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      Correction of copy number induced false positives in CRISPR screens

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          There is no author summary for this article yet. Authors can add summaries to their articles on ScienceOpen to make them more accessible to a non-specialist audience.

          Abstract

          Cell autonomous cancer dependencies are now routinely identified using CRISPR loss-of-function viability screens. However, a bias exists that makes it difficult to assess the true essentiality of genes located in amplicons, since the entire amplified region can exhibit lethal scores. These false-positive hits can either be discarded from further analysis, which in cancer models can represent a significant number of hits, or methods can be developed to rescue the true-positives within amplified regions. We propose two methods to rescue true positive hits in amplified regions by correcting for this copy number artefact. The Local Drop Out (LDO) method uses the relative lethality scores within genomic regions to assess true essentiality and does not require additional orthogonal data (e.g. copy number value). LDO is meant to be used in screens covering a dense region of the genome (e.g. a whole chromosome or the whole genome). The General Additive Model (GAM) method models the screening data as a function of the known copy number values and removes the systematic effect from the measured lethality. GAM does not require the same density as LDO, but does require prior knowledge of the copy number values. Both methods have been developed with single sample experiments in mind so that the correction can be applied even in smaller screens. Here we demonstrate the efficacy of both methods at removing the copy number effect and rescuing hits from some of the amplified regions. We estimate a 70–80% decrease of false positive hits with either method in regions of high copy number compared to no correction.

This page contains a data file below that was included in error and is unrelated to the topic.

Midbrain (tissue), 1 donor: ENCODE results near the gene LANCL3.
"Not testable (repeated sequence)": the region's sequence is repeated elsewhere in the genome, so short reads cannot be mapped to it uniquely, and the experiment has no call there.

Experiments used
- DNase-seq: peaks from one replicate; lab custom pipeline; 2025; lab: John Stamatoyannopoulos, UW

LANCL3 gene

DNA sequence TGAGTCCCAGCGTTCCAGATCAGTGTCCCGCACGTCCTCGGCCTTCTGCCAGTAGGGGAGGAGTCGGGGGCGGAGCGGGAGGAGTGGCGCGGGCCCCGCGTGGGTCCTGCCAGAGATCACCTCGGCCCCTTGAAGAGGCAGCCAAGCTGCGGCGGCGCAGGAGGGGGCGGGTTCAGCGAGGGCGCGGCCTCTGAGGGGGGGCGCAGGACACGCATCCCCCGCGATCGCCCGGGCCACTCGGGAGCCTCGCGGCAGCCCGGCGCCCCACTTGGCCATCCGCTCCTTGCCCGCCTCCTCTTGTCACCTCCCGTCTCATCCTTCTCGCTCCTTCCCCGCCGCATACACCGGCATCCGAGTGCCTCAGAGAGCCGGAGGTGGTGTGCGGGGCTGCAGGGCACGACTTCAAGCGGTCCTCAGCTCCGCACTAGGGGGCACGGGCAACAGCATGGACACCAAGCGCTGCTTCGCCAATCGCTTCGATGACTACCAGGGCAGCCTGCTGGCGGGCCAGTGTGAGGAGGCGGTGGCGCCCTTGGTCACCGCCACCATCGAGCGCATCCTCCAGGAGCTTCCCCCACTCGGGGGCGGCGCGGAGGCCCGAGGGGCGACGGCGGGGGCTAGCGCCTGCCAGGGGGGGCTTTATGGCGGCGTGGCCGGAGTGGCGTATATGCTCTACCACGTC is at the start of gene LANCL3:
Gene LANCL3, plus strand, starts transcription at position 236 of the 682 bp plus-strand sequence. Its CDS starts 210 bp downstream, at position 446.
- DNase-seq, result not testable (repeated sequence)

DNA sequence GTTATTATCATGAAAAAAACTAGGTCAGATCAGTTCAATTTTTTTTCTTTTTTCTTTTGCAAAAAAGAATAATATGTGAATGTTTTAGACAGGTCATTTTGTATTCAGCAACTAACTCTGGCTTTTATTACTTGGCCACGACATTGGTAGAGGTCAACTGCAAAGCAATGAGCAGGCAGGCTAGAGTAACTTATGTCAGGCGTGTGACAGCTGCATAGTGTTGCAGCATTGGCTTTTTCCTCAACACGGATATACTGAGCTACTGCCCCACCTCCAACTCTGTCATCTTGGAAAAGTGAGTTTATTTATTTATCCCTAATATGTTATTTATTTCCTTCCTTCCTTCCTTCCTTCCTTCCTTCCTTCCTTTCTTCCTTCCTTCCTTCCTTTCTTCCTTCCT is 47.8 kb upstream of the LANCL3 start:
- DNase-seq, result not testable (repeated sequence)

Author summary